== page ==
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Choosing a sewing machine?

Posted: Mon Jul 02, 2007 2:56 pm
by sally
Have been using an Elna for the last 15years and its been fab, however I think I may have finally killed it sewing for my brother's wedding. When I replace it, I want to get a machine that will happily do me another 15 years, and would very much welcome any thoughts from our resident professional costumiers.

I do have an overlocker (needs servicing but fine when it works) and of course I handsew a lot of historical stuff, but for everything else, I'd like something with enough features to be really veratile and exciting but not so many that I'll never be likely to use them.

Not sure of budget yet, just after ideas at this stage :D

Posted: Mon Jul 02, 2007 4:01 pm
by Shadowcat
I just recently bought a new machine - I'm a professional costume maker - and got some really good advice from the mechanic who services my machines. I have always relied on Singers, but they are no longer reliable, according to Bill. However, I have a huge number of "feet" that fit my Singers,s o I wanted one the the feet fitted. I ended up buying a Brother.

However, the best bit of advice was not the brand, but the type - a mechanical machine rather than a computer driven one. As Bill said, if a mechanical machine goes wrong, he could fix it in 24 hours. If a computerised one goes wrong, it has to go back to the supplier/manufacturer and can take weeks to be fixed. Although my heart lusts after a computerised Viking/Husqvarna, I bought mechanical. I use the straight, stretch, buttonhole and zig-zag stitches. Eventually I plan on using the scallop one and a couple of others. I had 30 patterns on my last machine, and used 4!!

S.

Posted: Mon Jul 02, 2007 6:03 pm
by JC Milwr
I love my Singer. They are solid built, and seem to last for ever. I've just realised mine is nearly 20 years old, eek!

They aren't the cheapest, but they seem to last, and there are lots of people who service them.

Posted: Mon Jul 02, 2007 6:06 pm
by Shadowcat
I should say it is the modern Singers that are not reliable, not the older models - mine were made more than 10 and 30 years ago. And my overlocker must be 40 or 50 years old.

S.

Re: Choosing a sewing machine?

Posted: Mon Jul 02, 2007 6:18 pm
by Random Mumblings
sally wrote:Have been using an Elna for the last 15years and its been fab, however I think I may have finally killed it sewing for my brother's wedding. When I replace it, I want to get a machine that will happily do me another 15 years, and would very much welcome any thoughts from our resident professional costumiers.

I do have an overlocker (needs servicing but fine when it works) and of course I handsew a lot of historical stuff, but for everything else, I'd like something with enough features to be really veratile and exciting but not so many that I'll never be likely to use them.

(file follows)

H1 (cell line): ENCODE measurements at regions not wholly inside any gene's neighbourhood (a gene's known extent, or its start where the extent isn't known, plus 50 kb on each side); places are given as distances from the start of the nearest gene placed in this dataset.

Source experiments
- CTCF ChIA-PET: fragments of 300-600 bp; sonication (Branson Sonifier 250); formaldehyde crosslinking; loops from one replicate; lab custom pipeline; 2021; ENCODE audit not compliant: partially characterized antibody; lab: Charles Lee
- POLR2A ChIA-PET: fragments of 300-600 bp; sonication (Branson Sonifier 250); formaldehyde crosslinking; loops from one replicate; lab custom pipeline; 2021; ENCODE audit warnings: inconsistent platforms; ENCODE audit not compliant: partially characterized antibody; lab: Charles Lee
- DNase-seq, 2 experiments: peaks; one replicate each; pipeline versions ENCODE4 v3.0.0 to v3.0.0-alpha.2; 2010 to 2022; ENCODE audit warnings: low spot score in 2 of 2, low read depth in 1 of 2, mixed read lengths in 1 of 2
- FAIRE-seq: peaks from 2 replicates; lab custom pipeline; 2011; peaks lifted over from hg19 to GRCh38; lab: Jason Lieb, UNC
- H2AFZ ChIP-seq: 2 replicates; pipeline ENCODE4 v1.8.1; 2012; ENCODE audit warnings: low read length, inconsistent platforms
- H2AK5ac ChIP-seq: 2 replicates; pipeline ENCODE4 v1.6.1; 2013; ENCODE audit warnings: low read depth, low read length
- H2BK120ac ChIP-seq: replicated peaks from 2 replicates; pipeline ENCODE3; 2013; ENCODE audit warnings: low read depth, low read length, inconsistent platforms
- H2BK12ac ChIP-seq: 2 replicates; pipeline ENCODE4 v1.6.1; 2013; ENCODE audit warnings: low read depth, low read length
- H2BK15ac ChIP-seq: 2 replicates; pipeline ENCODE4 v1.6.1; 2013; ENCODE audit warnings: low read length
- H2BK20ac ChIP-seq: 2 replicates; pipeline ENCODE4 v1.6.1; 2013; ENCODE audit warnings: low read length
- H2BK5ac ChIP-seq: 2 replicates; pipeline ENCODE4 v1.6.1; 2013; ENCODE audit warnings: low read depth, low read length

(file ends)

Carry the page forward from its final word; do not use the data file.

Not sure of budget yet, just after ideas at this stage :D
If budget is no object, I'd be going for a Husqvarna. I have a Janome and they are really well made machines, min sews through leather and all sorts without complaint. Other than that Brother are very good too, as are Bernina. Just decide what features you are looking for and what budget you have them look online.

Posted: Mon Jul 02, 2007 6:19 pm
by Calendula
I got my latest one from this place and can recommend them:
http://www.sewingmachines.co.uk/index.htm

I'm not a professional, but I agree with Shadowcat - I've always felt happier with mechanical machines. I have this one, which seems to cope very well with woolens, layers etc, and has a speed control thingy which has been extremely useful.

http://www.sewingmachines.co.uk/Janome4623_info.htm

However, would never part with the old 1960s Jones, which is still going strong!

Posted: Mon Jul 02, 2007 6:28 pm
by Menolly
I'm not a professional costume maker, Sally, but I do a lot of dressmaking. I have a Bernina Artista 180 (computerised machine) and I love it BUT.....Shadowcat is right!
My husband dropped it when he tripped bringing it downstairs for me (avoiding the cat, don't ask!!!). After this, it refused to sew anything forwards :evil:. This was last October and I got the machine back after almost 6 months :shock: . The guys at the local machine centre faffed about for four months before finally conceding defeat - they then sent it to Bogod in London, who sent it to their Cardiff centre and £760-odd quid, a new printed circuit board and six weeks later I got my baby back!

My mother's old mechanical machine on the other hand (Brother) is the same age as my "little" brother (46) and is still going strong even after being shipped in a container to South Africa where she now lives. Go figure!

Posted: Mon Jul 02, 2007 9:09 pm
by Jackie Phillips
Shadowcat wrote:...and got some really good advice from the mechanic who services my machines.
This is the best tip I can give you. Find a reliable repairer / seller (start by asking local schools who they use) and see what he /she recommends. If they believe in the product they'll look after it when it goes wrong.

I have a Brother computerised machine, just the basic of the computer ones, and I love it. My local repair man (of which there is only the one) hates Brother machines and complains vehemently to all who'll listen when I go in (knowing this before I took it to him I pretended it wasn't mine and get a tiny bit less grief).